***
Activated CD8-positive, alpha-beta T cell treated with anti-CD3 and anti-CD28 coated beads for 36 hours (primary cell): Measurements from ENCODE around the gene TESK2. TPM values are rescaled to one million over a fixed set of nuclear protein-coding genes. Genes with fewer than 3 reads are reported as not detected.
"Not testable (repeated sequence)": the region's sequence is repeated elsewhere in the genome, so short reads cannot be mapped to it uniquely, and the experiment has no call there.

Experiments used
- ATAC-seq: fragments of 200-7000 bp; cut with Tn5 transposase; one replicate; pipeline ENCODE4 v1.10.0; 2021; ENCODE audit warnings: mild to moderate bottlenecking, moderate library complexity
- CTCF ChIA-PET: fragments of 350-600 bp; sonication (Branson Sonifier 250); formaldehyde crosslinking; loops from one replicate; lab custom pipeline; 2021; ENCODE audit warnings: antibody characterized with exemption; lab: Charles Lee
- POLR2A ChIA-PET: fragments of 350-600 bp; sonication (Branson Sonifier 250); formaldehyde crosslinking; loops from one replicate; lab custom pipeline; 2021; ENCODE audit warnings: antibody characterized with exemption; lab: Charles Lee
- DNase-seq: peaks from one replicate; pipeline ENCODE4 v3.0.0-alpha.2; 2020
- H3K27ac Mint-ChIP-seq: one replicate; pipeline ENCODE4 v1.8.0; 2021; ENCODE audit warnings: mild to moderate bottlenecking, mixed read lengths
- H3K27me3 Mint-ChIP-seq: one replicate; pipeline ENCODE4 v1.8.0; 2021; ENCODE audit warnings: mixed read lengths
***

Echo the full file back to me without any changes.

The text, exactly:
Activated CD8-positive, alpha-beta T cell treated with anti-CD3 and anti-CD28 coated beads for 36 hours (primary cell): Measurements from ENCODE around the gene TESK2. TPM values are rescaled to one million over a fixed set of nuclear protein-coding genes. Genes with fewer than 3 reads are reported as not detected.
"Not testable (repeated sequence)": the region's sequence is repeated elsewhere in the genome, so short reads cannot be mapped to it uniquely, and the experiment has no call there.

Experiments used
- ATAC-seq: fragments of 200-7000 bp; cut with Tn5 transposase; one replicate; pipeline ENCODE4 v1.10.0; 2021; ENCODE audit warnings: mild to moderate bottlenecking, moderate library complexity
- CTCF ChIA-PET: fragments of 350-600 bp; sonication (Branson Sonifier 250); formaldehyde crosslinking; loops from one replicate; lab custom pipeline; 2021; ENCODE audit warnings: antibody characterized with exemption; lab: Charles Lee
- POLR2A ChIA-PET: fragments of 350-600 bp; sonication (Branson Sonifier 250); formaldehyde crosslinking; loops from one replicate; lab custom pipeline; 2021; ENCODE audit warnings: antibody characterized with exemption; lab: Charles Lee
- DNase-seq: peaks from one replicate; pipeline ENCODE4 v3.0.0-alpha.2; 2020
- H3K27ac Mint-ChIP-seq: one replicate; pipeline ENCODE4 v1.8.0; 2021; ENCODE audit warnings: mild to moderate bottlenecking, mixed read lengths
- H3K27me3 Mint-ChIP-seq: one replicate; pipeline ENCODE4 v1.8.0; 2021; ENCODE audit warnings: mixed read lengths